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Blackwell mayor forced to surrender medical marijuana commercial license following Unity Bill

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BLACKWELL, Okla. (KFOR) - The mayor of Blackwell was called to action after it was discovered he had a medical marijuana license he’s no longer allowed to have.

The Unity Bill that went into effect on Aug. 30 included a new list of people who are prohibited from having a commercial grower’s license. On that list are elected officials.

“House Bill 2612, sometimes called the Unity Bill, says that anyone who is an officer of a municipality is prohibited from having a commercial license,” said Oklahoma Medical Marijuana Authority Assistant Director Melissa Miller.

Earlier this week, it was brought to the attention of Blackwell city officials that the mayor, T.J. Greenfield, had a license he acquired in June associated with medical marijuana business Synergy Genetics.

“One of my officers advised me that he had been informed that the mayor had a grow license,” said City Manager Janet Smith.

She alerted the city attorney, who sent a letter to Greenfield saying in part, “Holding the position of mayor may adversely affect your ability to hold this license.”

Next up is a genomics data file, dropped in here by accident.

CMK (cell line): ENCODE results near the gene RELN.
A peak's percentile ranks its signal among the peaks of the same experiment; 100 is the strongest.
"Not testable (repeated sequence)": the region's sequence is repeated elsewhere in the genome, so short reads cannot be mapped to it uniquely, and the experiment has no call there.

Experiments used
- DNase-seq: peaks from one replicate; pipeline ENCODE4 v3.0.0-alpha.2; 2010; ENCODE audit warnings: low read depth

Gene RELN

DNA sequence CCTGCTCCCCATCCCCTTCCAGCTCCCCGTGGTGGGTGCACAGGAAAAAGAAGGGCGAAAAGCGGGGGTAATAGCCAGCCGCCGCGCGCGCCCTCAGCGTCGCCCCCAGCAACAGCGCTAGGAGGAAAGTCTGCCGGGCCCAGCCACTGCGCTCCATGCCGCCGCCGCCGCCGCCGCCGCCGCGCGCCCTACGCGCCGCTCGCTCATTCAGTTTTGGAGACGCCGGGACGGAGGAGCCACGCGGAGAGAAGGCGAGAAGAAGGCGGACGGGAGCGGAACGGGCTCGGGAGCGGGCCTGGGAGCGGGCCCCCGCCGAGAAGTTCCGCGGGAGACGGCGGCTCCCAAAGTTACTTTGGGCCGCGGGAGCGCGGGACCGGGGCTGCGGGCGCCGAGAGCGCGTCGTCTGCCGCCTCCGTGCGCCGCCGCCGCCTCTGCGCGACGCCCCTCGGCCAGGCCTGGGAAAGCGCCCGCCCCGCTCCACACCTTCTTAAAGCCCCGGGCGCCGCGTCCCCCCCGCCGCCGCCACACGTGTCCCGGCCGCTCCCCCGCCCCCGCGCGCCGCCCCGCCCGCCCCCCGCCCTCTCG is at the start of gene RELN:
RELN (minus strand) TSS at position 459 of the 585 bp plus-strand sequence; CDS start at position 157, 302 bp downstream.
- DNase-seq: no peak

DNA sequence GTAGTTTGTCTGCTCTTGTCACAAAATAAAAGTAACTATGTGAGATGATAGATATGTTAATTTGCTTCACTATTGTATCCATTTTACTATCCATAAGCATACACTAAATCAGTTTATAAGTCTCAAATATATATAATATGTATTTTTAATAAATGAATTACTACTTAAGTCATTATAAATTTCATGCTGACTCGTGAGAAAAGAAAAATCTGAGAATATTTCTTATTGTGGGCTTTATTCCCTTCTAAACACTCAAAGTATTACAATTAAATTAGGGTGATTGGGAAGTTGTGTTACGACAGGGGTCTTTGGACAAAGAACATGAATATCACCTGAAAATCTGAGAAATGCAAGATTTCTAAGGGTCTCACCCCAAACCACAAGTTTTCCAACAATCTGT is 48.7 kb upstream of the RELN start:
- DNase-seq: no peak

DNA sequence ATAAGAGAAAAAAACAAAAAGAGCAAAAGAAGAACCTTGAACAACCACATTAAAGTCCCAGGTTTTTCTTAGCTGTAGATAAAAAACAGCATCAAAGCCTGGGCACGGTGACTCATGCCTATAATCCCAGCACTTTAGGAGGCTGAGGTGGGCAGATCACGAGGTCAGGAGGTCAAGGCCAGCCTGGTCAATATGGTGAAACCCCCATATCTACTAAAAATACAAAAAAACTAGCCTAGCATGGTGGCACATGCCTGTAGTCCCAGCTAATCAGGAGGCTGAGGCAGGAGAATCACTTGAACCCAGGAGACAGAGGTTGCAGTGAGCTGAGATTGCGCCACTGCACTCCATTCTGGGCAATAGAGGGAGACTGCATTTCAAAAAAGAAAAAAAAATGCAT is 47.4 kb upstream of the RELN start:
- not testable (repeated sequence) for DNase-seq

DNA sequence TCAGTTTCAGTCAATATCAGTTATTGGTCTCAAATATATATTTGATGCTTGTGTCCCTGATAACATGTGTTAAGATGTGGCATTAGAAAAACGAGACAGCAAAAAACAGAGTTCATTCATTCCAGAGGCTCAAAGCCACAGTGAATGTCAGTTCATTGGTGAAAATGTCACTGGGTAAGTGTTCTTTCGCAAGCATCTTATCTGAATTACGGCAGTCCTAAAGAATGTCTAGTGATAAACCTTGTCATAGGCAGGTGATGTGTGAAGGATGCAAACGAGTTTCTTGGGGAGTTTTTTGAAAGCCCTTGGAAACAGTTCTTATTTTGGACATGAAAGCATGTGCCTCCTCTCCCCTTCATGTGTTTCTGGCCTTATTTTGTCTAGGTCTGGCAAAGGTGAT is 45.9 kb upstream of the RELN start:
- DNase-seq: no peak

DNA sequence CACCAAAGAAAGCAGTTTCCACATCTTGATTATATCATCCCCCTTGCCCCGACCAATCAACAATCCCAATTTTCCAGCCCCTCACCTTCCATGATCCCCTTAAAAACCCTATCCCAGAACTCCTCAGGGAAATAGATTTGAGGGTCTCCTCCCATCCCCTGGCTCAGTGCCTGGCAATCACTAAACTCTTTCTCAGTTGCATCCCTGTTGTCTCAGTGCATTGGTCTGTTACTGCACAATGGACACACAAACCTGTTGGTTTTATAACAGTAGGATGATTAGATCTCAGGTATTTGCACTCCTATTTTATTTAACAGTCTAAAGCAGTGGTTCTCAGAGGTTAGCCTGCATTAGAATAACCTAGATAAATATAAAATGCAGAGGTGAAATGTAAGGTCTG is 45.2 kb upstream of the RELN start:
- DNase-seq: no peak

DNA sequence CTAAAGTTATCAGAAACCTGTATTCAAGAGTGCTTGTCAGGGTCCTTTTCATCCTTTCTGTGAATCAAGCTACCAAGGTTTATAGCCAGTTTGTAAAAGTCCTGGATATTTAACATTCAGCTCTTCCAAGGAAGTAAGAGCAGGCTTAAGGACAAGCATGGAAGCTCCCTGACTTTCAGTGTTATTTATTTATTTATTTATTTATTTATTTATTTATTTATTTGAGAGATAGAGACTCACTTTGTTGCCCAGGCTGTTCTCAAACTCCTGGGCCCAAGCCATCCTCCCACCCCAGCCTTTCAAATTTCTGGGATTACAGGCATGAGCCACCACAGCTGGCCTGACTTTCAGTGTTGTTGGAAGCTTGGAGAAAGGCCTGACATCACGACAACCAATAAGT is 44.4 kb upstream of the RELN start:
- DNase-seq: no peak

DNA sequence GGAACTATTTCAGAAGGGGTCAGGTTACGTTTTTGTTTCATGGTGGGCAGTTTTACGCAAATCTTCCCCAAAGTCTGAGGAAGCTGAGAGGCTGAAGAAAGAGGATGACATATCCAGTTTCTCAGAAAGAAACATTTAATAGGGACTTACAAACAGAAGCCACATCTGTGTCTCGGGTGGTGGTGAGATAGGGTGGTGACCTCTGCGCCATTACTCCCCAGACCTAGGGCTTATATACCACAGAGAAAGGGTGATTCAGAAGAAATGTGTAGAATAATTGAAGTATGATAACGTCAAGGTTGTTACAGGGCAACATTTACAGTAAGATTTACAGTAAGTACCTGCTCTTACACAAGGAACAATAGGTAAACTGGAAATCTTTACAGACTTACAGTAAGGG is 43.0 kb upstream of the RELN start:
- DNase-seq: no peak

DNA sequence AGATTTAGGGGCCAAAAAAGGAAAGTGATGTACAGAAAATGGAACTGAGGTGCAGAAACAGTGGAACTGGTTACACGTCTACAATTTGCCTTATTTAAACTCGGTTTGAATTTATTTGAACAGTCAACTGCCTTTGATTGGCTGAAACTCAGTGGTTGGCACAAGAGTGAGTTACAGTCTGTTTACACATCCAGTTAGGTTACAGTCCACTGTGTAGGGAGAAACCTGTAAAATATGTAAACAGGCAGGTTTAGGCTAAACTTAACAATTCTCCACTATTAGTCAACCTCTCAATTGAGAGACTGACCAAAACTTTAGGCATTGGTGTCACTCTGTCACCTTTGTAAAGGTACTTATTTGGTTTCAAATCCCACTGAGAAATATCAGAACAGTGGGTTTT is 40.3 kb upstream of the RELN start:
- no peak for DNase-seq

It’s the first time the situation has been brought to the attention of the OMMA since the law passed. Miller said failure to comply could result in a revocation of the license.

Mayor Greenfield told the Blackwell Journal Tribune he was grandfathered in, but on Friday, told News 4 he had applied to be removed from the license. The OMMA confirmed he applied for the removal Thursday afternoon.

“As soon as I got the information on it yesterday, I submitted the change to remove myself from the license,” Greenfield told News 4 on the phone. He said the only money he’ll make off the business is from the rent the company pays to lease his building. “I won’t own anything to do with that.”

But since being elected into office, Greenfield’s businesses have already come under investigation in the county after allegations surfaced he was benefiting from construction work his company did in the county. The city council conducted an internal investigation, the results of which have not yet been released.

The district attorney also requested a state audit. In a letter to state auditor Gary Jones, District Attorney Brian Hermanson wrote the requested audit is “regarding contracts entered with the existing Mayor without following the proper bidding laws.”

“One of the reasons that I believe that people don`t trust government is because they know that officials and sometimes employees take advantage of their role and their position and their access,” Smith said.

Greenfield insists the focus of the audit is simply a misunderstanding, and that he looks forward to speaking to state auditors.

“I had no idea about it,” Greenfield said. “That was all up to our city manager, and that will come out when the state auditors do their investigation."

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